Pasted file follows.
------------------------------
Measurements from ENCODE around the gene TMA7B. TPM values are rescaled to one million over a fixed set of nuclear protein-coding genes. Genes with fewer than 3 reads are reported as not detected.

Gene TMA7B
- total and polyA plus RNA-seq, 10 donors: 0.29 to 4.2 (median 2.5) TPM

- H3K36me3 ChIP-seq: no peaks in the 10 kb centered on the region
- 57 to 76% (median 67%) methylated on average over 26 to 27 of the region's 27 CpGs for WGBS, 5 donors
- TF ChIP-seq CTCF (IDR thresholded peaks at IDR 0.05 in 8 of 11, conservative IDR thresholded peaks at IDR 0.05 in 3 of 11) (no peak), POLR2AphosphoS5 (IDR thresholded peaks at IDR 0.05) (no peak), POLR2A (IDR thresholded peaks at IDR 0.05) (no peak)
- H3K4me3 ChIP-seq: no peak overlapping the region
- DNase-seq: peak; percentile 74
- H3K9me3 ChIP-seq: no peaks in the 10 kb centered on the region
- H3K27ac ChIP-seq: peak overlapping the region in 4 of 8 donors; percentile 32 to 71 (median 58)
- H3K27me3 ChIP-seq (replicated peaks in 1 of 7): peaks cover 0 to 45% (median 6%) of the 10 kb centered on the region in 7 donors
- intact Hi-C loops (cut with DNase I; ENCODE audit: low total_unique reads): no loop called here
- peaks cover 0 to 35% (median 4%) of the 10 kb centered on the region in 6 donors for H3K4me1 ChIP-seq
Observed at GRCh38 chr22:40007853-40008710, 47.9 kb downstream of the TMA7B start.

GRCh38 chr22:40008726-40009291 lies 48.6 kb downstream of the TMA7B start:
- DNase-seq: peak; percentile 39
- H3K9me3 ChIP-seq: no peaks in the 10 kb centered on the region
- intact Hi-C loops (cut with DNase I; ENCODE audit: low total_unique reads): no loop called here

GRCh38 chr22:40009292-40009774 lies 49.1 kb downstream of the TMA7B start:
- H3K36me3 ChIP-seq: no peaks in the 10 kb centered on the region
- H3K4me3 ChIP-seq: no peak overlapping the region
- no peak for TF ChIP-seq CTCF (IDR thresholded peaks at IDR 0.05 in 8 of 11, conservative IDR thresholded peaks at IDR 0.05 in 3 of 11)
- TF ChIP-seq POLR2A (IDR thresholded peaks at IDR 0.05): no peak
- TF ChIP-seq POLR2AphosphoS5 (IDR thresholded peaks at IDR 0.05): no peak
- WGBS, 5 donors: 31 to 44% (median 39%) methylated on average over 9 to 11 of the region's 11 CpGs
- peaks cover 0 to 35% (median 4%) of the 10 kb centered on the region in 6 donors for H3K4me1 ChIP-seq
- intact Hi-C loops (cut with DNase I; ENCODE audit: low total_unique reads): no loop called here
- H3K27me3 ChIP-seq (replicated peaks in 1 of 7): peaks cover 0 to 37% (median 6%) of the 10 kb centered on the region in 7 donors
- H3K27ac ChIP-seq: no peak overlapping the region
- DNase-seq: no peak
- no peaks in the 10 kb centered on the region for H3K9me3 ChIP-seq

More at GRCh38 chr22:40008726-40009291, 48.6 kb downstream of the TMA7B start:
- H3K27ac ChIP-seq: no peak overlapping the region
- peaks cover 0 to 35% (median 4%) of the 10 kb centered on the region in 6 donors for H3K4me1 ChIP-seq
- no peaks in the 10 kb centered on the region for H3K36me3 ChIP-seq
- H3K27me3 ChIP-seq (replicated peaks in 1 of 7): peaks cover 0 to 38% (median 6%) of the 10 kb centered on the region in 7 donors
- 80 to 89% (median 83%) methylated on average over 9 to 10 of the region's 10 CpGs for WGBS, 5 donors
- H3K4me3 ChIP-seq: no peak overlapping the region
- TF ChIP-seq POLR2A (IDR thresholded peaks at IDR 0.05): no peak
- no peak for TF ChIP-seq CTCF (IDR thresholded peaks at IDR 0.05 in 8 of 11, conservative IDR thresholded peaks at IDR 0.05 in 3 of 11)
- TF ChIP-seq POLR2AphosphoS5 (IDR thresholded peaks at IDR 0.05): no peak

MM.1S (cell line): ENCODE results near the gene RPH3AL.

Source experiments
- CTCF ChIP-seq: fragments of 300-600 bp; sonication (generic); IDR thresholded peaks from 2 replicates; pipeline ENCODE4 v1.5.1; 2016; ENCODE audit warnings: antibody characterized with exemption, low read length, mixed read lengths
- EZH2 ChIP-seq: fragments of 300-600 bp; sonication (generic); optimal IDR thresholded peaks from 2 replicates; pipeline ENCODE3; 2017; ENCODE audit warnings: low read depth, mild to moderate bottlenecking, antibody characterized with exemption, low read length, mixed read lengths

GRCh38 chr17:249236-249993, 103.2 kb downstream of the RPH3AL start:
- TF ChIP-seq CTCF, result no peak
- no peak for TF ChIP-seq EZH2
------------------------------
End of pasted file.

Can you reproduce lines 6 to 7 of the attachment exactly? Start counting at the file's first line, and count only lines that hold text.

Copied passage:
- TF ChIP-seq CTCF (IDR thresholded peaks at IDR 0.05 in 8 of 11, conservative IDR thresholded peaks at IDR 0.05 in 3 of 11) (no peak), POLR2AphosphoS5 (IDR thresholded peaks at IDR 0.05) (no peak), POLR2A (IDR thresholded peaks at IDR 0.05) (no peak)
- H3K4me3 ChIP-seq: no peak overlapping the region